I think all students should be required to take some type of basic skills class.

— Ms. Harris

Fewer students are learning cursive, and classes in other life skills are often not requirements. Some life skill courses are provided to students if they want them. Industrial arts and home economics are two classes categorized under the arts at B-A.

“Since I teach life skills, I think it is very important to have it in a curriculum,” said Home Economics teacher Ms. Valarie Harris. “I think all students should be required to take some type of basic skills class that teaches them about taxes, insurance, car and house loans, budgeting, cooking, sewing, accounting and expenses. I think everyone should be required to take a financial literacy class.”

These courses  teach students how to cook for themselves, learn proper etiquette in the kitchen,  how to craft products made from wood and metal, and overall hands-on work you may find yourself needing later in life.

For most teachers at B-A, who came through school during the test-heavy 70s, 80s, 90s, and 2000s, life skills weren’t a part of their high school path.

“We had home ec. and the business classes. I didn’t have to take things like the PSSA, but I don’t remember having classes that offered skills in budgeting,” said Ms. Harris.

When he was growing up, learning life skills was a part of the maturation process, Mr. McNaul said.

“There weren’t really life skills taught when I was in school, but I grew up with parents, who taught me how to change oil, a tire, write a check, make basic house repairs, and run a chainsaw, among other things,” said Mr. McNaul. “Learning life skills helps you become independent. Today, it is so easy to call someone and have them fix easy problems. People could do more for themselves.”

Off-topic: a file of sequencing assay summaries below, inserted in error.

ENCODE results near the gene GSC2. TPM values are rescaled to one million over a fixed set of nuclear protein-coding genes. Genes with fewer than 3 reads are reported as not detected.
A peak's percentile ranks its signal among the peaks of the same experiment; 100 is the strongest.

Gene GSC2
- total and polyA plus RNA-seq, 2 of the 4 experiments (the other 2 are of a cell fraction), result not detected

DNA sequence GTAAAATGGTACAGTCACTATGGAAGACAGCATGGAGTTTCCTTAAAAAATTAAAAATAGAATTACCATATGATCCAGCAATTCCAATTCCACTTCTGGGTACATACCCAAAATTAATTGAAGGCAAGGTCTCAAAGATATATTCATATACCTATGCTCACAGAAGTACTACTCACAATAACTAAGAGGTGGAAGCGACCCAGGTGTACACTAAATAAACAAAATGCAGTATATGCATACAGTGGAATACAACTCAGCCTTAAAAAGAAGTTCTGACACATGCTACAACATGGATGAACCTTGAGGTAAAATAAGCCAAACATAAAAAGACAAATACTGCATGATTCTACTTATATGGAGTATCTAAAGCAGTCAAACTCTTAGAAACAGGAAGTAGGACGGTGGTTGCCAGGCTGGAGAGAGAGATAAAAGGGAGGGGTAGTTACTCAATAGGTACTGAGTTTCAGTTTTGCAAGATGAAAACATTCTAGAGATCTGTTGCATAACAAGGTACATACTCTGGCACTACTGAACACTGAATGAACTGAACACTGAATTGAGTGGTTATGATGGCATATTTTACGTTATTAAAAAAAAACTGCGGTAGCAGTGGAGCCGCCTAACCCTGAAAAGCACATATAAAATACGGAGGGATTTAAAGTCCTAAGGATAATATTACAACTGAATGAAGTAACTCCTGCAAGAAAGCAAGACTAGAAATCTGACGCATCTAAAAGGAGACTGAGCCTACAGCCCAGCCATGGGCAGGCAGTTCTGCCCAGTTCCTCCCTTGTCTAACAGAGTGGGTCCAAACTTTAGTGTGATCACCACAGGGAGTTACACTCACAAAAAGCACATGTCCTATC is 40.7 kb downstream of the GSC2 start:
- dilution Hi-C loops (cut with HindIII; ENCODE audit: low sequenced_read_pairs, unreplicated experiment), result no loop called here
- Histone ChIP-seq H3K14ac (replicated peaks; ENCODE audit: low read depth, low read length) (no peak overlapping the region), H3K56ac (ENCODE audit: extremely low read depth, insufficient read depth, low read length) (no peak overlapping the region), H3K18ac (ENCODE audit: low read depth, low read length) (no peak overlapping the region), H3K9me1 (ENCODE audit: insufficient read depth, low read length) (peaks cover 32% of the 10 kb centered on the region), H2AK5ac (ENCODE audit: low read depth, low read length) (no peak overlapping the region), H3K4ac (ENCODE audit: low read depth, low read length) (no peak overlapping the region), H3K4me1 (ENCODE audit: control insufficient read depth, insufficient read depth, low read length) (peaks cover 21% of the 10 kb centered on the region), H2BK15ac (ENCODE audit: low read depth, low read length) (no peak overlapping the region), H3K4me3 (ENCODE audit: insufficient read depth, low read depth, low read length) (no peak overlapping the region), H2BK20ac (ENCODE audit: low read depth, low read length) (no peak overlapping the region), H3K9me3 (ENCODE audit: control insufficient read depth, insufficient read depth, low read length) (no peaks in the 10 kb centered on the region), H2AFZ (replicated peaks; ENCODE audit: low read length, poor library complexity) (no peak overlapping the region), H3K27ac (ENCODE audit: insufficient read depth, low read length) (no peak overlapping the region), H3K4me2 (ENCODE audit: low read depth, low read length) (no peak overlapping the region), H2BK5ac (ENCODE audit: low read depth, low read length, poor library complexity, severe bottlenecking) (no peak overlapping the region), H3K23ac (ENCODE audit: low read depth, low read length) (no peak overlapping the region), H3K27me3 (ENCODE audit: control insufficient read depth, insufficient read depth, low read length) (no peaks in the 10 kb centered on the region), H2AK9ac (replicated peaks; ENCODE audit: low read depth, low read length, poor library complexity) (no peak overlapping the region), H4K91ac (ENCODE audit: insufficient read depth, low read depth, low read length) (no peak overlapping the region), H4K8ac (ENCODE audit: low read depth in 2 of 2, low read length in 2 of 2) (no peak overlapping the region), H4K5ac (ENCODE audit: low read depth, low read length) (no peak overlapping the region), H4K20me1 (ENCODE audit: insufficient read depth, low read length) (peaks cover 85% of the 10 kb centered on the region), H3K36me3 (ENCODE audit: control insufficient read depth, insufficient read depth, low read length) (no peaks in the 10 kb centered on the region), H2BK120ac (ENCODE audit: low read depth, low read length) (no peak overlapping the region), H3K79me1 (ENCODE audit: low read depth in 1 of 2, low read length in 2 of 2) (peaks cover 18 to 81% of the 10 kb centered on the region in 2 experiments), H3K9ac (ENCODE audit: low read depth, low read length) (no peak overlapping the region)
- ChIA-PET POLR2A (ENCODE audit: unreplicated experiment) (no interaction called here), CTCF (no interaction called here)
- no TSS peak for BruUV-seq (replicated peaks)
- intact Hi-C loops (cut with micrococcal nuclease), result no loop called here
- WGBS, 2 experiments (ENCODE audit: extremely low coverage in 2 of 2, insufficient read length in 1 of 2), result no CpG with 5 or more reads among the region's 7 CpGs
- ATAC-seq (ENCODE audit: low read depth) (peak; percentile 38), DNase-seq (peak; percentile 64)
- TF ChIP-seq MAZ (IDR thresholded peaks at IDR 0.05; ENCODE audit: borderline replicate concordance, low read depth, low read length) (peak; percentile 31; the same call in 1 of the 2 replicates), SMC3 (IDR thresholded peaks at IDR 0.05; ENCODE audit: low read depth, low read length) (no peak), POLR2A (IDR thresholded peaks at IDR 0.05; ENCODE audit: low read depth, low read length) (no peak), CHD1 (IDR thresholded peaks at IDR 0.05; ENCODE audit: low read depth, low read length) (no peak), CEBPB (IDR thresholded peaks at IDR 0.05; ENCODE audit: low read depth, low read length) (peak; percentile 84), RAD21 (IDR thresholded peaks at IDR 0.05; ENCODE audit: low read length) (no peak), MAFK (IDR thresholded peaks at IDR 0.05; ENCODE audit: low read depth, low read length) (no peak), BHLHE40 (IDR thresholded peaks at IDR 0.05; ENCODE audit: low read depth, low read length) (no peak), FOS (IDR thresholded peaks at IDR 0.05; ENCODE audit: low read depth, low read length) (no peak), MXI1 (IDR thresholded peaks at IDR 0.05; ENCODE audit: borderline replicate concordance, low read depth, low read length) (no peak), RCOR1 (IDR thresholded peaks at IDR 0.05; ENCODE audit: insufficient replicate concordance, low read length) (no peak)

There are many teachers at B-A who are proponents of schools teaching life skills.

“I strongly believe it is the school’s responsibility to provide opportunity for the maximum level of student learning. This includes subjects considered both academic and practical,” said Mr. Jim Mackereth, who teaches industrial arts. “But let’s make one thing perfectly clear. I don’t think it is just the school’s or teacher’s responsibility to teach any subject. I strongly believe it is the student’s responsibility to make their maximum effort and learn any subject they take.”

When you become a senior at B-A a new class shows up on your scheduling paper called Senior Seminar. This class is only available to seniors and is taken once a week. It teaches some basic skills like balancing a checkbook.

I don’t think it is just the school’s or teacher’s responsibility to teach any subject. I strongly believe it is the student’s responsibility to make their maximum effort and learn any subject they take.

— Mr. Mackereth

Should a class like this be offered more to younger students to get more experience each year and really learn basic life skills?

“Past administrators in the high school recognized a need for this class and sought out Mrs. Gail Reitz and I to teach this particular course,” said Mr. Mackereth. “That being said, I enjoy teaching this class based upon its practical nature and real-world experiences it provides for students.”